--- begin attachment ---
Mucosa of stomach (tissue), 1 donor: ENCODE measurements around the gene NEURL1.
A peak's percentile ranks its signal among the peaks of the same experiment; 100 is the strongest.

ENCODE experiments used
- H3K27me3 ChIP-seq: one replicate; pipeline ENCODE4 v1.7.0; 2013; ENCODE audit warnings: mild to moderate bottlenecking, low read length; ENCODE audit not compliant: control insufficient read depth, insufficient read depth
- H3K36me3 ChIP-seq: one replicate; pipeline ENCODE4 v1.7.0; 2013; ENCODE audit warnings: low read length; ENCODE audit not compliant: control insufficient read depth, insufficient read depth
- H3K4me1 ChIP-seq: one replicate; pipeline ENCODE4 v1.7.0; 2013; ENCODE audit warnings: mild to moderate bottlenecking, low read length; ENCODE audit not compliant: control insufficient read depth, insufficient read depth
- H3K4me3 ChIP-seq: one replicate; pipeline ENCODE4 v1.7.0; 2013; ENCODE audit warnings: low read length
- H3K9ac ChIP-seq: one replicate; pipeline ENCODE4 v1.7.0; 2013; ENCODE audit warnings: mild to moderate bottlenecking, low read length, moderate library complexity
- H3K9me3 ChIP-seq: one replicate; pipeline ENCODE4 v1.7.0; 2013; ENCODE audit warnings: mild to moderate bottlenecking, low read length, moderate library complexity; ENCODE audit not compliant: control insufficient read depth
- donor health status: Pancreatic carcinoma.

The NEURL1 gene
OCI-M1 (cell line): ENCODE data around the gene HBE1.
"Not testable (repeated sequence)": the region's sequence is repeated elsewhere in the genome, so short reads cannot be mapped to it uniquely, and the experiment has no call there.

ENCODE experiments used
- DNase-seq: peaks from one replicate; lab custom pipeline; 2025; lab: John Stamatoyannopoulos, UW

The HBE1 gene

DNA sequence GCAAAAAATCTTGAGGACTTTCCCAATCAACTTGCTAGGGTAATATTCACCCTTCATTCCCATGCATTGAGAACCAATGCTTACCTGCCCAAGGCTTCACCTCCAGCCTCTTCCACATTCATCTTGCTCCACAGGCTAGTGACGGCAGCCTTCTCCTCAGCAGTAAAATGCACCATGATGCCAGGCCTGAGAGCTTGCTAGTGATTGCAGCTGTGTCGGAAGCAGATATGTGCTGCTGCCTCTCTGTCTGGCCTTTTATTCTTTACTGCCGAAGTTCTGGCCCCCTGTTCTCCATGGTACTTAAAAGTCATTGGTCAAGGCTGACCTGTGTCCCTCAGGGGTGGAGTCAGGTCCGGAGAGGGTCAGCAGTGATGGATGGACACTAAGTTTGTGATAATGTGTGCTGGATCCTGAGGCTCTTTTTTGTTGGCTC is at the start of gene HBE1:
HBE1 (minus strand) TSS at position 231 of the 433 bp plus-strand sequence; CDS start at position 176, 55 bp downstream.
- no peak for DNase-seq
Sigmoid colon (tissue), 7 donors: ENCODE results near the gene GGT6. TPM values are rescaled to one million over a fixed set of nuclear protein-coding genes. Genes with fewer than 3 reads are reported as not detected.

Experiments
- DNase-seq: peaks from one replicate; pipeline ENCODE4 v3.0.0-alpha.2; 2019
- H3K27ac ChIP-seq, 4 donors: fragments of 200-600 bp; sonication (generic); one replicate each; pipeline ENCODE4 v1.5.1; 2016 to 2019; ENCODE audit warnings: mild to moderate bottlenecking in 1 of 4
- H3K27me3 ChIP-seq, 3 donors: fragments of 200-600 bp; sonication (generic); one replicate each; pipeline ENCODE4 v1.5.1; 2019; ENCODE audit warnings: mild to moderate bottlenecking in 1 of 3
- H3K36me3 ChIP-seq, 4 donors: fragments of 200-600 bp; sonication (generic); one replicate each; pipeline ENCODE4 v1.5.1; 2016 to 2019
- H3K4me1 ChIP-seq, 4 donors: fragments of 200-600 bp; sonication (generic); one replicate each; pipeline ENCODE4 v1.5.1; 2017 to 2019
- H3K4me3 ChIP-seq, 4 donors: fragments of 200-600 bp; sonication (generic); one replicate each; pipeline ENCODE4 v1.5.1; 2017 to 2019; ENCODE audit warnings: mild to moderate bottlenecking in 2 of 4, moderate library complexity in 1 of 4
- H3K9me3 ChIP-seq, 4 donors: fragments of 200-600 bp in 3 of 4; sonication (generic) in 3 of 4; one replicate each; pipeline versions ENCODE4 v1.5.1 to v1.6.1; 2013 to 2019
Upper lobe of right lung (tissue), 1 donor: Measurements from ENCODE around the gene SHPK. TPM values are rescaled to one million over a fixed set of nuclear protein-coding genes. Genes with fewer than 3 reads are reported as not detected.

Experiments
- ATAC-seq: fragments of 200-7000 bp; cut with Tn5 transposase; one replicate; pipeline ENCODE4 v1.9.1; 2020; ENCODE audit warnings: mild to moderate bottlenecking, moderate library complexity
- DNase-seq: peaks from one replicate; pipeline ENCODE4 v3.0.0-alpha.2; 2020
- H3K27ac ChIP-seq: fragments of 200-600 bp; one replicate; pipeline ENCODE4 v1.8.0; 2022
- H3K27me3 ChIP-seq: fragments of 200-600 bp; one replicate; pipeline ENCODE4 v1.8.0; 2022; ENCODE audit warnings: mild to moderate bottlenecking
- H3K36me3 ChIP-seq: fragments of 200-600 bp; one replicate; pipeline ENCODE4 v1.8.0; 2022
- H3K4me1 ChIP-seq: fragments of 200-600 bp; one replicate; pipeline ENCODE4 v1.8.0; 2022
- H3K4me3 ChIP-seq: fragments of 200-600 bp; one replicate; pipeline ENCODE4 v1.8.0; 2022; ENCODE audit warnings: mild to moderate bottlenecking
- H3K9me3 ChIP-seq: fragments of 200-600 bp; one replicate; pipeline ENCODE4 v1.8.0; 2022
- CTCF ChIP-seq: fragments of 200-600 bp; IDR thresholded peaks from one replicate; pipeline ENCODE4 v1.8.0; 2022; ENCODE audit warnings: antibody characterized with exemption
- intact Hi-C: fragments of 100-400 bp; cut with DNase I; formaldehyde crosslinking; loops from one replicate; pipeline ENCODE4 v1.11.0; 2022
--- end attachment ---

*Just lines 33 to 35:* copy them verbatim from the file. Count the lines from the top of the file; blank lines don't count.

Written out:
- H3K27ac ChIP-seq: fragments of 200-600 bp; one replicate; pipeline ENCODE4 v1.8.0; 2022
- H3K27me3 ChIP-seq: fragments of 200-600 bp; one replicate; pipeline ENCODE4 v1.8.0; 2022; ENCODE audit warnings: mild to moderate bottlenecking
- H3K36me3 ChIP-seq: fragments of 200-600 bp; one replicate; pipeline ENCODE4 v1.8.0; 2022